Since 2002 Perimeter Institute has been recording seminars, conference talks, public outreach events such as talks from top scientists using video cameras installed in our lecture theatres. Perimeter now has 7 formal presentation spaces for its many scientific conferences, seminars, workshops and educational outreach activities, all with advanced audio-visual technical capabilities.
Recordings of events in these areas are all available and On-Demand from this Video Library and on Perimeter Institute Recorded Seminar Archive (PIRSA). PIRSA is a permanent, free, searchable, and citable archive of recorded seminars from relevant bodies in physics. This resource has been partially modelled after Cornell University's arXiv.org.
Accessibly by anyone with internet, Perimeter aims to share the power and wonder of science with this free library.
While the luminosity and mass distributions of quasars
has evolved dramatically with cosmic time, the physical properties of quasars
of a given luminosity are remarkably independent of redshift. I will describe recent results on the spectra
of luminous quasars, the dark matter halos in which they sit, and the
intergalactic medium of their host galaxies, that are essentially
indistinguishable from moderate redshifts to z>6.
We construct in the K matrix formalism concrete examples
of symmetry enriched topological phases, namely intrinsically topological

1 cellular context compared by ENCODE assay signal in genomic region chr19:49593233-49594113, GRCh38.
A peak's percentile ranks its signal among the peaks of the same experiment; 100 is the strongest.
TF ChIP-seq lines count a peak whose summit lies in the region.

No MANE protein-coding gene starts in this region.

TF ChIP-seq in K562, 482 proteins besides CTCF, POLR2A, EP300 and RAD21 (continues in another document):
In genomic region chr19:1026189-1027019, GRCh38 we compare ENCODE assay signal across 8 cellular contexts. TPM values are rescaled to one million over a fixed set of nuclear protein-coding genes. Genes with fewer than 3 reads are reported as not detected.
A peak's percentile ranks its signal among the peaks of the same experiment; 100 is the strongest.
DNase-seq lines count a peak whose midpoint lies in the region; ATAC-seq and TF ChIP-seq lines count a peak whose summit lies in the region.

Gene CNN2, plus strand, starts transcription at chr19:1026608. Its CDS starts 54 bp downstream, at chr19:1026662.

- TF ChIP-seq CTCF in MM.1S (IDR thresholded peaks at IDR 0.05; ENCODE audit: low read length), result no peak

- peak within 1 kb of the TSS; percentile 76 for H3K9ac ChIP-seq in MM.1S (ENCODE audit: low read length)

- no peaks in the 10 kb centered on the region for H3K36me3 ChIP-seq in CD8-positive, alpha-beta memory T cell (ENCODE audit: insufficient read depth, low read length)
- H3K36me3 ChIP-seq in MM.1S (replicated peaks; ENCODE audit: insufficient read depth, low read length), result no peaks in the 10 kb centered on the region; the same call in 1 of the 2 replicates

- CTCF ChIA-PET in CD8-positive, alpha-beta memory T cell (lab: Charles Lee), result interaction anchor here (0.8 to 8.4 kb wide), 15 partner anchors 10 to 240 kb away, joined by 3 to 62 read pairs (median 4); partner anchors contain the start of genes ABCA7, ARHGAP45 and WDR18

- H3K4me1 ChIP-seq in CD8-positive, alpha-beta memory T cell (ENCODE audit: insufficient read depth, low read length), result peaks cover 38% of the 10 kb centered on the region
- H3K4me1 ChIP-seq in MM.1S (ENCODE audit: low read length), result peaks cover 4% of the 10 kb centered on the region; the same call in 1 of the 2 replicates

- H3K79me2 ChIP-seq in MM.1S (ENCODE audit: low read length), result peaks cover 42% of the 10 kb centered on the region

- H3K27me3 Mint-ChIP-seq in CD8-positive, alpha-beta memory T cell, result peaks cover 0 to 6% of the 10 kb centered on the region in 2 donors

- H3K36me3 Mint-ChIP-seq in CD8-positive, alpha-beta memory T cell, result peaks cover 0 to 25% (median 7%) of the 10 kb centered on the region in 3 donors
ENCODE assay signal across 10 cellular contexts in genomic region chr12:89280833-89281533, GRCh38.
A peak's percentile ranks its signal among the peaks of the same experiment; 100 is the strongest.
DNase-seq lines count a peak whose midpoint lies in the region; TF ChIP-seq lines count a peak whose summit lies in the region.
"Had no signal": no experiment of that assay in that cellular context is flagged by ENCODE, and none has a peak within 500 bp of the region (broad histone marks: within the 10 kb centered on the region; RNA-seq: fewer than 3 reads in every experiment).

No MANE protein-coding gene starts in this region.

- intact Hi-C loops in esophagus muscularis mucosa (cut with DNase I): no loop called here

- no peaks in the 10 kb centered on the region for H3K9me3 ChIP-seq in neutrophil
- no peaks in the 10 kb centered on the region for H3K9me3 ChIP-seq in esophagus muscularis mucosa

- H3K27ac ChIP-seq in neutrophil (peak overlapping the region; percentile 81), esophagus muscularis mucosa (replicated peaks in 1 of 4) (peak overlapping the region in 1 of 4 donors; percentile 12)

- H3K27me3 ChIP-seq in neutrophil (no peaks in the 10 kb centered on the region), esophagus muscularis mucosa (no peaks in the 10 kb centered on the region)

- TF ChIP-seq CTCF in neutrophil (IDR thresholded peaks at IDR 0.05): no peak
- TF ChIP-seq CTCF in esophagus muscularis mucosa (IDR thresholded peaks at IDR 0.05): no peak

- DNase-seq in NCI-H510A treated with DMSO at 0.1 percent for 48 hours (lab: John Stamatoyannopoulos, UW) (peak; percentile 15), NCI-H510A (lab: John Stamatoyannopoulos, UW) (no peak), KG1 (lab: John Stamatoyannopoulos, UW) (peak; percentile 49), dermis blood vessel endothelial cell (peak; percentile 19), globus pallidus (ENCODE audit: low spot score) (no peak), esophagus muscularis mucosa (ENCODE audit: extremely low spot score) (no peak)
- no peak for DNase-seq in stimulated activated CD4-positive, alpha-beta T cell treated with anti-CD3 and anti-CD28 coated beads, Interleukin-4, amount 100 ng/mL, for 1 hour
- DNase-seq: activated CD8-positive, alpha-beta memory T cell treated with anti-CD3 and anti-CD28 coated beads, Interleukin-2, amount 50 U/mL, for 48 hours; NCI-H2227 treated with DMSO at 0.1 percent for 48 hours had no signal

phases with global symmetries. We focus on the Abelian and non-chiral
topological phases and demonstrate by our examples how the interplay between
the global symmetry and the fusion algebra of the anyons of a topologically
ordered system determines the existence of gapless edge modes protected by the
symmetry and that a (quasi)-group structure can be defined among these phases.
We start with a one-slide review of the Kontsevich-Soibelman
(KS) solution to the wall-crossing problem and then proceed to direct and comprehensive physics counting of BPS states that eventually connects to KS. We also asks what input data is needed for either approaches to produce complete BPS spectra, and this naturally leads to the BPS quiver representation of BPS states and the new notion of quiver invariants.
The
interpretation of events with jets is often ambiguous, especially for the sort
of highly complex events one encounters at the LHC. One often finds that
an event interpreted as signal-like using one choice of jet algorithm and
radius parameter is no longer signal-like with another, even if the two are
very similar. Here we present an extension of the Qjets procedure
designed to account for this ambiguity and assign each plausible interpretation
of an event a weight, so that events which are unambiguously signal-like carry
Check back for details on the next lecture in Perimeter's Public Lectures Series